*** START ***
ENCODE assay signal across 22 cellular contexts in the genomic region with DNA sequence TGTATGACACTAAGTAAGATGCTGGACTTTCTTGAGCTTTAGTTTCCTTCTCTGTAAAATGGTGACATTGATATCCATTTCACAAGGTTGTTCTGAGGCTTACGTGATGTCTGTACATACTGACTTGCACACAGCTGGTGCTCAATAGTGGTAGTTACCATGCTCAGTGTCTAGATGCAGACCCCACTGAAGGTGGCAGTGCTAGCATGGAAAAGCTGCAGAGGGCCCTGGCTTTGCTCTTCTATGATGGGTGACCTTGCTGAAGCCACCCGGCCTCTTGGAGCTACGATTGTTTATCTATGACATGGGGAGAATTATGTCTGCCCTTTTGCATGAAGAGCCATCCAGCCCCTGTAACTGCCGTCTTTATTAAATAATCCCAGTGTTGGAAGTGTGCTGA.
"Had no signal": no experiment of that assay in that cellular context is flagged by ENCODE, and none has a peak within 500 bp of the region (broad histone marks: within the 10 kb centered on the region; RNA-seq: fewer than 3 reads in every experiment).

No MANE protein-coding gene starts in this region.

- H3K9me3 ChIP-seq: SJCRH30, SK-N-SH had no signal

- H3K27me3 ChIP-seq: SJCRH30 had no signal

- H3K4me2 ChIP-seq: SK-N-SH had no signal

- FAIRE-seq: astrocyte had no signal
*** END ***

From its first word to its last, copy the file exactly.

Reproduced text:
ENCODE assay signal across 22 cellular contexts in the genomic region with DNA sequence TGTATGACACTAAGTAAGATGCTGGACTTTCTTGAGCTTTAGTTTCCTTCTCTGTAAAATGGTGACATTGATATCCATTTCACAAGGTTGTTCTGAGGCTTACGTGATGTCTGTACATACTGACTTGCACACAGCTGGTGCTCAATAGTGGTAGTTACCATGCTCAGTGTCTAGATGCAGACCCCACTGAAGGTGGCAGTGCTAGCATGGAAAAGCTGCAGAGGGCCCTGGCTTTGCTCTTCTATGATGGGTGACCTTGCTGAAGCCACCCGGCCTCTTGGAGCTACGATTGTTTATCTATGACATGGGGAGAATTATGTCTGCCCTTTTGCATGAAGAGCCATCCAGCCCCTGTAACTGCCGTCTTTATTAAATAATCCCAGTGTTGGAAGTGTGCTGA.
"Had no signal": no experiment of that assay in that cellular context is flagged by ENCODE, and none has a peak within 500 bp of the region (broad histone marks: within the 10 kb centered on the region; RNA-seq: fewer than 3 reads in every experiment).

No MANE protein-coding gene starts in this region.

- H3K9me3 ChIP-seq: SJCRH30, SK-N-SH had no signal

- H3K27me3 ChIP-seq: SJCRH30 had no signal

- H3K4me2 ChIP-seq: SK-N-SH had no signal

- FAIRE-seq: astrocyte had no signal